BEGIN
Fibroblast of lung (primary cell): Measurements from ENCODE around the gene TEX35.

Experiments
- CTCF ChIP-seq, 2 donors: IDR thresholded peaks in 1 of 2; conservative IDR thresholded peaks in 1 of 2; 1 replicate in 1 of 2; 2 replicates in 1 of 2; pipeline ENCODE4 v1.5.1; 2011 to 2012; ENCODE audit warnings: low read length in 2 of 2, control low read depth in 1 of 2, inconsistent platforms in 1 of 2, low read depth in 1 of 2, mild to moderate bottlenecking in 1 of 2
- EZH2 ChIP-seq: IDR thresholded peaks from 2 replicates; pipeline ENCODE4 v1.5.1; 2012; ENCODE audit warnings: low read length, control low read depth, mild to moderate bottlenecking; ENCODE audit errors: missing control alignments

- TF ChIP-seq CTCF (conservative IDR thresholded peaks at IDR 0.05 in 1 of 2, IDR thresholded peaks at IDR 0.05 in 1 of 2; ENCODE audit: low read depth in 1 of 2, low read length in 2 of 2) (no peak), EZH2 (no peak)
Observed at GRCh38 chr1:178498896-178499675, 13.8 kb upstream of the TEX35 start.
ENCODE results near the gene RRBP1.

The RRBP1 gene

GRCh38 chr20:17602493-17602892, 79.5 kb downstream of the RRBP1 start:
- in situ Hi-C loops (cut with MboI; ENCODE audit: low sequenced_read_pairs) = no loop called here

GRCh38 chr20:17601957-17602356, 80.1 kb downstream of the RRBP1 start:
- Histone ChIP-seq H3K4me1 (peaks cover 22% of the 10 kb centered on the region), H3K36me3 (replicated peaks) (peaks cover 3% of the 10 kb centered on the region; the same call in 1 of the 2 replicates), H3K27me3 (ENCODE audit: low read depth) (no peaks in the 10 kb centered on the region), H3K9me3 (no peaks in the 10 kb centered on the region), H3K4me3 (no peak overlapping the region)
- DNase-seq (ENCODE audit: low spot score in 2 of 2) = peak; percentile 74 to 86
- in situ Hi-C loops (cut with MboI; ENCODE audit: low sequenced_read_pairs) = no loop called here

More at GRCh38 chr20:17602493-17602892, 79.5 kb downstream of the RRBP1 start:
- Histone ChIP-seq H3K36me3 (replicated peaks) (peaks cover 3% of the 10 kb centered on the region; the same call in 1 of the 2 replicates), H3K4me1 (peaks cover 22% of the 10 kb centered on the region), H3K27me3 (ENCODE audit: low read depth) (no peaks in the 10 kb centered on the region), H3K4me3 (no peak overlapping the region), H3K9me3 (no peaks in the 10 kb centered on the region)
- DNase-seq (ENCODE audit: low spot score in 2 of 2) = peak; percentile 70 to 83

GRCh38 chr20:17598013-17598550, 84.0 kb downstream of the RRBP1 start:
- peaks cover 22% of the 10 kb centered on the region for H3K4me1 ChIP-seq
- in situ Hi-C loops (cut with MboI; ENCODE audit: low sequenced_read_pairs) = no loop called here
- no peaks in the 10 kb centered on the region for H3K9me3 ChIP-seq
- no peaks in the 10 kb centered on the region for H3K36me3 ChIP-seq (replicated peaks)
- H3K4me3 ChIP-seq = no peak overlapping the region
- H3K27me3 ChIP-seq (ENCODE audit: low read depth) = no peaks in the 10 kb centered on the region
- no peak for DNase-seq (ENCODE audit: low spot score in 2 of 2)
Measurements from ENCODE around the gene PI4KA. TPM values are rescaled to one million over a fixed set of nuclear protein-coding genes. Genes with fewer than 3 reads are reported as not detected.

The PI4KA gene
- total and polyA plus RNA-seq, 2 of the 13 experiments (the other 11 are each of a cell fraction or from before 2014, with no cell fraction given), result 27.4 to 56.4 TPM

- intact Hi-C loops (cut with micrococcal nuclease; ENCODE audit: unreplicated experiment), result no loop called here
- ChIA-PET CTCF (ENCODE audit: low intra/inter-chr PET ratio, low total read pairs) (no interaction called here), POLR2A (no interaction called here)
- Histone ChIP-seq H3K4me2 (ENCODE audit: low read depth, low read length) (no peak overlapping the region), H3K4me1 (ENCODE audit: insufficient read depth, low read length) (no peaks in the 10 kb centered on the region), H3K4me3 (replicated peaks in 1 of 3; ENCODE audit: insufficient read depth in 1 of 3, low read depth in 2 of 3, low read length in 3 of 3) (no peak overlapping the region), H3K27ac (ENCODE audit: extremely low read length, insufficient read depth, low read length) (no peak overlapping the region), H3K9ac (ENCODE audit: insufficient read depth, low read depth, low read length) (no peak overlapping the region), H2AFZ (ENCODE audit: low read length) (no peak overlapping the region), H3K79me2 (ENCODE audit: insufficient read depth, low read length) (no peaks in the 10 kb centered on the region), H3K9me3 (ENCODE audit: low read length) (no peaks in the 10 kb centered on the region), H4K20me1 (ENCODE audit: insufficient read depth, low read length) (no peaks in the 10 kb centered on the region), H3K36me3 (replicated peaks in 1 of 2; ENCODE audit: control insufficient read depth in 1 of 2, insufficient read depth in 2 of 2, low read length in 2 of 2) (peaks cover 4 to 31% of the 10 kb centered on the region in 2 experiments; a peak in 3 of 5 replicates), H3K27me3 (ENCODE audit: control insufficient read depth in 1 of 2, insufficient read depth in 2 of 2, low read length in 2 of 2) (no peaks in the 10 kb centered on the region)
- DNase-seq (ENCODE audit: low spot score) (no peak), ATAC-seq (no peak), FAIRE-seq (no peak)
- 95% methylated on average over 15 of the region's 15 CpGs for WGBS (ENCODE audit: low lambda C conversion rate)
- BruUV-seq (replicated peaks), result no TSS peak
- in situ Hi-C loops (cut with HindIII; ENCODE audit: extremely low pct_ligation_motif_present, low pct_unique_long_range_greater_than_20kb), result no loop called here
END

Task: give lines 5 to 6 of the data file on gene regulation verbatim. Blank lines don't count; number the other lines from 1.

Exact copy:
- TF ChIP-seq CTCF (conservative IDR thresholded peaks at IDR 0.05 in 1 of 2, IDR thresholded peaks at IDR 0.05 in 1 of 2; ENCODE audit: low read depth in 1 of 2, low read length in 2 of 2) (no peak), EZH2 (no peak)
Observed at GRCh38 chr1:178498896-178499675, 13.8 kb upstream of the TEX35 start.